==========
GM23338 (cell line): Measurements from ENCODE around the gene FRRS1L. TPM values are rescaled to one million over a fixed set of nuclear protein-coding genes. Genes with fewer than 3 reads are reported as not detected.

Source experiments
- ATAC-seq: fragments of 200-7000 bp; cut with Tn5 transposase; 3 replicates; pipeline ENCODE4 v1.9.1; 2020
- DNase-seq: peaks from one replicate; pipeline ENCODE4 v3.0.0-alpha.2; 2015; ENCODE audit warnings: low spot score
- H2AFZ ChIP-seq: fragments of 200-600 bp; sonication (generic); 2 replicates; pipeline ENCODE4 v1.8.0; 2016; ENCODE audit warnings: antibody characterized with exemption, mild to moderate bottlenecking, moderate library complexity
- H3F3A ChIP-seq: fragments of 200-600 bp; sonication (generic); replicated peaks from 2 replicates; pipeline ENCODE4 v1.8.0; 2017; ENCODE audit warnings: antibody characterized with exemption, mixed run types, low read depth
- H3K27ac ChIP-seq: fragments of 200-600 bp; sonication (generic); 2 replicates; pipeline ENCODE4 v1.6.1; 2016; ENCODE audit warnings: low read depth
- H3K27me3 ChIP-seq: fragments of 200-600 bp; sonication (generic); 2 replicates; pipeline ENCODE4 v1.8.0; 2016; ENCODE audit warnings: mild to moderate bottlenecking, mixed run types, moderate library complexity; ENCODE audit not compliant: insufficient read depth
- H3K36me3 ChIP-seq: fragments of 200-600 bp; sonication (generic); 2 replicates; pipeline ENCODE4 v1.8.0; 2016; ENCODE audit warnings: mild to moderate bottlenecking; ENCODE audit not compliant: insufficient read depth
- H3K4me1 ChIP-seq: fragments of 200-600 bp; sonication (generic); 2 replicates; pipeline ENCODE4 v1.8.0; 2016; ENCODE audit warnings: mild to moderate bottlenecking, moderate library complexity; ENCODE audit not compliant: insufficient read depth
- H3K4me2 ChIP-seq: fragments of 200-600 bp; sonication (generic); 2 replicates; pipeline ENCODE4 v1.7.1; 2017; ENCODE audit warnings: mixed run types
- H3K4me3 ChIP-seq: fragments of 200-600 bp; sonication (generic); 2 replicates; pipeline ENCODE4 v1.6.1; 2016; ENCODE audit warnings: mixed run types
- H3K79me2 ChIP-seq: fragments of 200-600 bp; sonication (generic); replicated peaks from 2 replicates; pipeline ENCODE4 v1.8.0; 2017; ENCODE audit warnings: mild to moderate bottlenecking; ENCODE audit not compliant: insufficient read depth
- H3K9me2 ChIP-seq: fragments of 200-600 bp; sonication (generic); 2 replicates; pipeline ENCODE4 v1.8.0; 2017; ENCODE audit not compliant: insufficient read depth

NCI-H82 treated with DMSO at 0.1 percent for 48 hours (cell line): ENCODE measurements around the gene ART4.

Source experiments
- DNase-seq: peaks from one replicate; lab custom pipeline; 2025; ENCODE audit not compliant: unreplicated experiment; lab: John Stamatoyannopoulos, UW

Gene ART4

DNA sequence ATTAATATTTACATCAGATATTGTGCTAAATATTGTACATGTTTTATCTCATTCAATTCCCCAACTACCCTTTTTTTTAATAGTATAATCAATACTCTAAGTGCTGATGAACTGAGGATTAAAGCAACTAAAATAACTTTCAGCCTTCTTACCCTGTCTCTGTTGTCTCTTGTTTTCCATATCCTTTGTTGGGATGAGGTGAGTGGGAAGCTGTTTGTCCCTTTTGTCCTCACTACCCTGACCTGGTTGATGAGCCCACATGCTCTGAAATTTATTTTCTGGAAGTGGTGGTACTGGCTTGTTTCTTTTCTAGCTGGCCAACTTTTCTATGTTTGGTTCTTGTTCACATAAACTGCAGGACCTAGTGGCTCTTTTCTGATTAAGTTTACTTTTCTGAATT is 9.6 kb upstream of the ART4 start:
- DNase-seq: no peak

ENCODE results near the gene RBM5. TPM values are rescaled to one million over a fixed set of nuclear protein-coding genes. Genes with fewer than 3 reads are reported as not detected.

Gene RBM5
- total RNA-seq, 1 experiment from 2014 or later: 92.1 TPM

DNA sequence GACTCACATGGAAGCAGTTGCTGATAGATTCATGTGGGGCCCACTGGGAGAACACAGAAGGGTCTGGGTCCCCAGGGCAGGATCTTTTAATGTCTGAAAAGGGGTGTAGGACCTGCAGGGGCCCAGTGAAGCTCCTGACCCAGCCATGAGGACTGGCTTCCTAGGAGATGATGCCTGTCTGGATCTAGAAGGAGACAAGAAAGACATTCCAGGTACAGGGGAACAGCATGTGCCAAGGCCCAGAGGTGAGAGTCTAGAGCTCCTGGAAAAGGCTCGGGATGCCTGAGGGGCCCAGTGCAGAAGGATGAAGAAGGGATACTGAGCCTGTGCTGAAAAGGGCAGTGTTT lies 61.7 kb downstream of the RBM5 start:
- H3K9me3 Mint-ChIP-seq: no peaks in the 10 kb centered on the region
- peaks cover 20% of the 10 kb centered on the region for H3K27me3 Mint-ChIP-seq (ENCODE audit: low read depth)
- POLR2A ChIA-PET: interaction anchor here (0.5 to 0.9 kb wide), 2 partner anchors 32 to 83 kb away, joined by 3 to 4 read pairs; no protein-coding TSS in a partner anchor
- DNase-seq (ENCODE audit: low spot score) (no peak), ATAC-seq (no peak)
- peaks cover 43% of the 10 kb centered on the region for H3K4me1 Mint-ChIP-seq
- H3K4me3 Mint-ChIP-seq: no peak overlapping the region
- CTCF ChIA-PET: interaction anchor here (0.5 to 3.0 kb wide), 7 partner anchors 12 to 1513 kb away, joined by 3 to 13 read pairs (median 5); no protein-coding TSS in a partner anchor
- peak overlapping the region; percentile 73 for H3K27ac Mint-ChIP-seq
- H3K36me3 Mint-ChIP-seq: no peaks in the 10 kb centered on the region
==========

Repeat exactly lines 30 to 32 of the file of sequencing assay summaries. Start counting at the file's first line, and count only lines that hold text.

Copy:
- H3K4me3 Mint-ChIP-seq: no peak overlapping the region
- CTCF ChIA-PET: interaction anchor here (0.5 to 3.0 kb wide), 7 partner anchors 12 to 1513 kb away, joined by 3 to 13 read pairs (median 5); no protein-coding TSS in a partner anchor
- peak overlapping the region; percentile 73 for H3K27ac Mint-ChIP-seq